Whales, Wildlife & Wilderness                                                                                                                                                 Pam & Wayne Osborn

Sperm Whales - Close Encounters

A Certain Type of Thrill


There is a certain type of thrill in waiting for a bull sperm whale to approach underwater.  This male was around 17 metres long. The ocean shelves precipitously around the volcanic pinnacles of the Azores and the deep water is impossibly blue. Like a mirage, the whales emerge from the gloom. Sometimes they dive and and avoid you.  Sometimes you get lucky and they glide right by.

Close Inspection


This bull was curious and passed so close I could have reached out and touched him. Dappled sunlight imprints a mosaic pattern on his head. Rake marks are clearly visible.  Maybe these are scars of battle with other males however we have observed whales gently mouthing each other during marguerite formations.

From the Surface


The surface view of the same encounter.  The whale rolls onto to its side so it can clearly see 'the creature' ahead in the water.  Their eyes at at the back of the head and the head may be nearly a third of the body length. Sometimes sperm whales will arch their head  to see forward.  Once I had past his head, this whale rolled back to the horizontal and graciously lifted his flukes and I passed underneath.

Sperm Whale Vocalisations


Sperm whales are capable of an generating an impressive amount of noise. Their vocalisations have been recorded at 223 decibels, the loudest biologically generated noise known.  These vocalisations are used to hunt and detect prey and also for long distance communication and social interaction.


The top image shows a hydrophone audio recording of an encounter with a 17 metre bull of the south coast of Pico Island on July 2 2008.  Sperm whales emit 'echo location' clicks through the oil-filled spermateci organ, the bulbous part of the head.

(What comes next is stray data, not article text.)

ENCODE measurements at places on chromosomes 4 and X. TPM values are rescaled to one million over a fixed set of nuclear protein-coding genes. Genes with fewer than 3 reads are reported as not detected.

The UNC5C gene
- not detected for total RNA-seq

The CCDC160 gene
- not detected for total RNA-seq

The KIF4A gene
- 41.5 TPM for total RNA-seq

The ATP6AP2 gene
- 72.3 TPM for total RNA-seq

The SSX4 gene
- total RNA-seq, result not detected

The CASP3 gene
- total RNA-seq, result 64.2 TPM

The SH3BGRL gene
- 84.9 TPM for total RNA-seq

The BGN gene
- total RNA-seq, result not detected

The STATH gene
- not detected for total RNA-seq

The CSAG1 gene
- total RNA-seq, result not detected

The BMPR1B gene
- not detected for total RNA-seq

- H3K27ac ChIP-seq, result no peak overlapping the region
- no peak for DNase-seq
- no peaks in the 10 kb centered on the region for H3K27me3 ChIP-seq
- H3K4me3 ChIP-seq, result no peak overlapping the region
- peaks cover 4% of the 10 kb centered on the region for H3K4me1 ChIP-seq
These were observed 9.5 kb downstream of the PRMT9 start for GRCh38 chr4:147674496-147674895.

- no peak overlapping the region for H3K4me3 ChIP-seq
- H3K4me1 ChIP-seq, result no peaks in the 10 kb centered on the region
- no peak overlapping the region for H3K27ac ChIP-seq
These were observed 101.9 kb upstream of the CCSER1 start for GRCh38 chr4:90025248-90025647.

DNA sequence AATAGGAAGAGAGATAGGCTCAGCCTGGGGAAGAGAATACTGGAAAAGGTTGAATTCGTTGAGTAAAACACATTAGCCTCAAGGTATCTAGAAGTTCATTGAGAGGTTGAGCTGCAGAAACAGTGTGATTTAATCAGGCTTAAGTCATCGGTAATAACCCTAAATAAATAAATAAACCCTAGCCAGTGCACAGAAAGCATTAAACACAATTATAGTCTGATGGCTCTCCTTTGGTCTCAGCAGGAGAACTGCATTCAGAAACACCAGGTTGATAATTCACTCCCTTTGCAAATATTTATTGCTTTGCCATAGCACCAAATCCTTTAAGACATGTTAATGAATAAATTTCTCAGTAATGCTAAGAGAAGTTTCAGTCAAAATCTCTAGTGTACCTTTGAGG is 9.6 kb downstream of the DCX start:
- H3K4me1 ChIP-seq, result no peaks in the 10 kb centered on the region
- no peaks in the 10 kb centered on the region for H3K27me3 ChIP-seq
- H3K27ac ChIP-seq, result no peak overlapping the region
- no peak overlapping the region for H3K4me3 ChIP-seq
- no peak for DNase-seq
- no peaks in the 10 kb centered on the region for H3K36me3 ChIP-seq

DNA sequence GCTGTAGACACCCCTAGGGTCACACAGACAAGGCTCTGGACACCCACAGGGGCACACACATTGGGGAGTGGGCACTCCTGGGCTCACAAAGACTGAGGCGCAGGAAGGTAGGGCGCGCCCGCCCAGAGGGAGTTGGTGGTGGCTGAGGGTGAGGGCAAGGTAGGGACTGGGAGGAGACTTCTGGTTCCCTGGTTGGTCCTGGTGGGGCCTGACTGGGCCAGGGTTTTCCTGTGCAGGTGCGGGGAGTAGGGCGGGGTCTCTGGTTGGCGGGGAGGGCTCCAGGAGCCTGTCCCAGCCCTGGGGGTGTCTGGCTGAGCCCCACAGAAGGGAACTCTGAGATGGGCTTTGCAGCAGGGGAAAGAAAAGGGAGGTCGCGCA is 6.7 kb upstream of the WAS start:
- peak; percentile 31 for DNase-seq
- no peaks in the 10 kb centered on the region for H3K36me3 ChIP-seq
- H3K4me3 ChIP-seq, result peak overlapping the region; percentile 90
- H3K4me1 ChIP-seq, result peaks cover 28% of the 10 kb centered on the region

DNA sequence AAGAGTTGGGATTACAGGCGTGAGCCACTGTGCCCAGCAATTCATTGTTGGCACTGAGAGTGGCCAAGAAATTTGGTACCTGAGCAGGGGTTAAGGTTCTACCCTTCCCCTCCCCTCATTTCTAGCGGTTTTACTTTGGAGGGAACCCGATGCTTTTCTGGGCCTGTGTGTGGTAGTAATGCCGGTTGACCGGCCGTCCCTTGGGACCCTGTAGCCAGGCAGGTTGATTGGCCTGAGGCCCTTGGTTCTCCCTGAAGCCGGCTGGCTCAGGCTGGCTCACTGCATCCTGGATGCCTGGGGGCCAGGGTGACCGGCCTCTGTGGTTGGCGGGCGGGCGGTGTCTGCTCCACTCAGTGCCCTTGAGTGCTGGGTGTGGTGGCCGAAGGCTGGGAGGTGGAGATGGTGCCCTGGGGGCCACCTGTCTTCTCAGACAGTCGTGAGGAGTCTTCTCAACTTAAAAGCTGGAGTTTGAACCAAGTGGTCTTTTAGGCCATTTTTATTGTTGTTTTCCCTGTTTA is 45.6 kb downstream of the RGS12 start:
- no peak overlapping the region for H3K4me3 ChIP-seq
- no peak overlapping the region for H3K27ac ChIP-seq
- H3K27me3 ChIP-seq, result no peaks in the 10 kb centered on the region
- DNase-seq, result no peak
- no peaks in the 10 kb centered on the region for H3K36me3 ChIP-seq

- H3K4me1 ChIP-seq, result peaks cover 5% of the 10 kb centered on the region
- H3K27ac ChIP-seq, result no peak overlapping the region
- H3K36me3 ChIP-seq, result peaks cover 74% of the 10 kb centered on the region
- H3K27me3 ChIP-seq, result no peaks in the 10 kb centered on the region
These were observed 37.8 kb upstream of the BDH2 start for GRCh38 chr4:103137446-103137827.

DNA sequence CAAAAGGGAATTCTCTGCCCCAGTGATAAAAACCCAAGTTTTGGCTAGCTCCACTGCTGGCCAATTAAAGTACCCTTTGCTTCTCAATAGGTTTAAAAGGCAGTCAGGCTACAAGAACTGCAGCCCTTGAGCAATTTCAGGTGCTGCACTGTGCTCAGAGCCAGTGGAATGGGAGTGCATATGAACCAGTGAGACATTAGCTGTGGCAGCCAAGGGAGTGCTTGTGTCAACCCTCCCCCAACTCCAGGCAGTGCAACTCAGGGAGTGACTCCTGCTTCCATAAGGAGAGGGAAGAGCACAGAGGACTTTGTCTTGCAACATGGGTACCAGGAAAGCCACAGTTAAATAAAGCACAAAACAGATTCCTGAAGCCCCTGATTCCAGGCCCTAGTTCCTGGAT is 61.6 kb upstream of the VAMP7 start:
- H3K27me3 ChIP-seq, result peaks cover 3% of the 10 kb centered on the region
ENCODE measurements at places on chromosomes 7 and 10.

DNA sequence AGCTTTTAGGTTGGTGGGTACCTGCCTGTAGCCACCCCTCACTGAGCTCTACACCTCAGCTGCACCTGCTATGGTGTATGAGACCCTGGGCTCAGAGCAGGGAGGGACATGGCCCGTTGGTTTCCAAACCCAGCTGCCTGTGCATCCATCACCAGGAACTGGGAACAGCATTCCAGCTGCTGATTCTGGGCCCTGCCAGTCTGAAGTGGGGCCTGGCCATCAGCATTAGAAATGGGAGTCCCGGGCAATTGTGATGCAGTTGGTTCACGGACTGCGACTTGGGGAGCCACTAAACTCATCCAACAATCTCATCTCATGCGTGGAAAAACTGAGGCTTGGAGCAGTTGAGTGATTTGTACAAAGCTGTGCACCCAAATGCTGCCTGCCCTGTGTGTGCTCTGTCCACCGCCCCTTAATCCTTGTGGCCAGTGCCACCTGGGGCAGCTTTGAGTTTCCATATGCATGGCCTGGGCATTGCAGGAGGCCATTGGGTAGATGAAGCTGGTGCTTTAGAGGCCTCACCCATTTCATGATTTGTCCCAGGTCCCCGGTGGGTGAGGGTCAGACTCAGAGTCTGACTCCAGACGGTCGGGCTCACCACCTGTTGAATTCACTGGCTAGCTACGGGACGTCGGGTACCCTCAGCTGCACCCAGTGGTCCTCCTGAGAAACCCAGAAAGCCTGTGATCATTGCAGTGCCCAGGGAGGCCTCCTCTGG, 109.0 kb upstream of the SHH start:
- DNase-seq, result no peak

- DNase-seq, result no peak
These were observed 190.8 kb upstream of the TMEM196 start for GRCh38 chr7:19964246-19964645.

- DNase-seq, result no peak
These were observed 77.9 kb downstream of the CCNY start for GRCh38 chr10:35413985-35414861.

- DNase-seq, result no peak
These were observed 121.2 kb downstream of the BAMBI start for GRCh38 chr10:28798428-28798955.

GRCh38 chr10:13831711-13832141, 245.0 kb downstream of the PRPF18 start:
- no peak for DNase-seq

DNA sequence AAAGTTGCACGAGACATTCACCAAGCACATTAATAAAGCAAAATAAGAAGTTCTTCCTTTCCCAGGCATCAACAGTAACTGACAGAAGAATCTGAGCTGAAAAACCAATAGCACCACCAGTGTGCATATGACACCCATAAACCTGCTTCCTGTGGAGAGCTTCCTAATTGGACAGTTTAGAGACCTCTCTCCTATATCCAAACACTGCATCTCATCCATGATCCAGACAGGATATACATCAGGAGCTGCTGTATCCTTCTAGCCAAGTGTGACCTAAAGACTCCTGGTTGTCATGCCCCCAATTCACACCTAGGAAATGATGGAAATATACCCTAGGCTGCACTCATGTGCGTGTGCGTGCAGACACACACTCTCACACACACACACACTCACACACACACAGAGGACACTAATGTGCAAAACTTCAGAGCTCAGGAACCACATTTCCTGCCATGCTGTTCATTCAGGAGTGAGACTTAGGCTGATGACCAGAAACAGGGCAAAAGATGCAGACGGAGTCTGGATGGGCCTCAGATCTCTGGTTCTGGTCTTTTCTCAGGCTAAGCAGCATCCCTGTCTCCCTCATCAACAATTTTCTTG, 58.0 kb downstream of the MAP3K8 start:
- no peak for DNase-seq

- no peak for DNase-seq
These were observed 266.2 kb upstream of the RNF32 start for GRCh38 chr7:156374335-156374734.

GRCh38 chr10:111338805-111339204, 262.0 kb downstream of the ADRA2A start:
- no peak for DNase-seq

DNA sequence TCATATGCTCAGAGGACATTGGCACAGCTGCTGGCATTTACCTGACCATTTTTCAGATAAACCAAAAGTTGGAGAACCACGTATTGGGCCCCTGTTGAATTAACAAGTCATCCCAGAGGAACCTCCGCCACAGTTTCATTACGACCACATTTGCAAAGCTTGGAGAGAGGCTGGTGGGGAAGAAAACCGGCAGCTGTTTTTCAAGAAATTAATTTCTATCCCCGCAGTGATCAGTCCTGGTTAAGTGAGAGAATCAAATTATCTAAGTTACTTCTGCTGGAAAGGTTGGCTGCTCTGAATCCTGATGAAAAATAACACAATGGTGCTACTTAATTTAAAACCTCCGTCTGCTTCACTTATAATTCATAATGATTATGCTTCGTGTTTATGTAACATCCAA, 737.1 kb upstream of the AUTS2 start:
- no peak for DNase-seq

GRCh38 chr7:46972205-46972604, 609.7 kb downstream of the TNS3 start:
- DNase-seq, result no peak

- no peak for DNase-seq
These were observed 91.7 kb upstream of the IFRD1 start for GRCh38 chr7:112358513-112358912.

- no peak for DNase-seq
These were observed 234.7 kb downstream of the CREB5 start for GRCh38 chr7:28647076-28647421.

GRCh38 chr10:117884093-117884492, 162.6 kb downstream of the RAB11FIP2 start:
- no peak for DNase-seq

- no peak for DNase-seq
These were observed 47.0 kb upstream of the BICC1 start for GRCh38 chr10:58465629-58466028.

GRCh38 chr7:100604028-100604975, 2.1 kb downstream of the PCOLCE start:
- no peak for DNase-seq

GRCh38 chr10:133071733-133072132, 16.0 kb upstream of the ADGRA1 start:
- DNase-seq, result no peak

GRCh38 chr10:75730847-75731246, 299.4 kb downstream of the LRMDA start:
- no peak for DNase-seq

The recording (courtesy Wade Hughes) shows a low level of repeating clicks as the whale aproaches me.  As he closes, he interrogates me with two high powered bursts that I could feel in my chest and rattled my facemask.  Fortunately this is not a sign of aggression,  the whale is merely using biologically available tools to check what lies ahead - much as the same as we use an echo sounder.  This has occurred on a number of occasions when I have been in the path of an approaching male.


Mind you, this is the last sound that prey such as giant squid may feel or hear.


The lower image shows 'slow' or 'usual' clicks heard as whales go about their business.  This must be reassuring to calves as they track their mother's movements from the surface whilst the mothers are on long foraging dives (40-50 minutes) to depths of 1000 metres or more.

Special Moments in Time


it's an incredible privilege to share moments in time with these intelligent mammals.  The above three images are of a young curious female about 7-8 metres and maybe 2-3 years old.  She was very curious and quickly swam in, circled me twice and did a barrel role before heading back to her pod.